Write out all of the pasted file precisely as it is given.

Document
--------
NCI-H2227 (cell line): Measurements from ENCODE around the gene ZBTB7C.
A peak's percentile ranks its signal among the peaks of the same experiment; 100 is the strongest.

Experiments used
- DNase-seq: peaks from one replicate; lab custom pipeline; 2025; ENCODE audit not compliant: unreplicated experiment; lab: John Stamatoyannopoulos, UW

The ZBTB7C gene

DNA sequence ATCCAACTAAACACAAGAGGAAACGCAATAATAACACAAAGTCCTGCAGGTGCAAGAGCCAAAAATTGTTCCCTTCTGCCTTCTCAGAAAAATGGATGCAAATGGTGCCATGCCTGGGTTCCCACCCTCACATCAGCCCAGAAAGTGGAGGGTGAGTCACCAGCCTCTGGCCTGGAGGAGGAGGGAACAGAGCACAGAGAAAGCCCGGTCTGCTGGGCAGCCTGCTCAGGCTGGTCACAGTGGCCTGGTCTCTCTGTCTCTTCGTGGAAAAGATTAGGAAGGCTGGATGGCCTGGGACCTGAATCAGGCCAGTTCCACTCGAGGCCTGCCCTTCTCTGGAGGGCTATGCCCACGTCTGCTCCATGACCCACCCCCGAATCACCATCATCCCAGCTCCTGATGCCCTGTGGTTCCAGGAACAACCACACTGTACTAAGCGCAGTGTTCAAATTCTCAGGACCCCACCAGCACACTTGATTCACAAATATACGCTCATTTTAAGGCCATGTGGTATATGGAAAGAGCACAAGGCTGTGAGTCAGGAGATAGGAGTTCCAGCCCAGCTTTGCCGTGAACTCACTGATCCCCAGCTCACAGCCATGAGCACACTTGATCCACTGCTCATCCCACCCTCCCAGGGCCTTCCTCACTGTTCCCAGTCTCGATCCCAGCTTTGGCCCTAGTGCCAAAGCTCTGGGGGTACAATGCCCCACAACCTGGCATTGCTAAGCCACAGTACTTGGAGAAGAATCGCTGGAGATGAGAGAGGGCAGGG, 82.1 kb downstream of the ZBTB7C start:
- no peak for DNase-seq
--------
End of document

NCI-H2227 (cell line): Measurements from ENCODE around the gene ZBTB7C.
A peak's percentile ranks its signal among the peaks of the same experiment; 100 is the strongest.

Experiments used
- DNase-seq: peaks from one replicate; lab custom pipeline; 2025; ENCODE audit not compliant: unreplicated experiment; lab: John Stamatoyannopoulos, UW

The ZBTB7C gene

DNA sequence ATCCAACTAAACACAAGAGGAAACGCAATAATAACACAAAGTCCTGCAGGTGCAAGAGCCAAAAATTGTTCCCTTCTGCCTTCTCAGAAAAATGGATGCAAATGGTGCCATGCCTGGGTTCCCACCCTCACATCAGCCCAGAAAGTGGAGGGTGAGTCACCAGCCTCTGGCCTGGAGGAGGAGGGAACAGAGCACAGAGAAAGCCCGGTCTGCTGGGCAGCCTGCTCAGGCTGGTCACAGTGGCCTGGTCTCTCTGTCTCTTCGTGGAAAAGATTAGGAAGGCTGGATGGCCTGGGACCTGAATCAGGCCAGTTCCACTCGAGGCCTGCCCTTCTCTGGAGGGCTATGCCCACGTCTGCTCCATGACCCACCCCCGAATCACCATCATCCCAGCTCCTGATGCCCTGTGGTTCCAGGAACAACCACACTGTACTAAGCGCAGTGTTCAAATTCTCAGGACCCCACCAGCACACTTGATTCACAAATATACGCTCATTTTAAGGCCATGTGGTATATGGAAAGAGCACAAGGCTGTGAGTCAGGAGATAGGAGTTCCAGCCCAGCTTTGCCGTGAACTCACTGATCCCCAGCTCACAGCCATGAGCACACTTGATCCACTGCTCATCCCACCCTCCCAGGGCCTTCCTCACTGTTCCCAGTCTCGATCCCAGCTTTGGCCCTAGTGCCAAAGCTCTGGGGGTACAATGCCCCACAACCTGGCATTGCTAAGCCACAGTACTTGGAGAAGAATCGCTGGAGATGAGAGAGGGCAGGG, 82.1 kb downstream of the ZBTB7C start:
- no peak for DNase-seq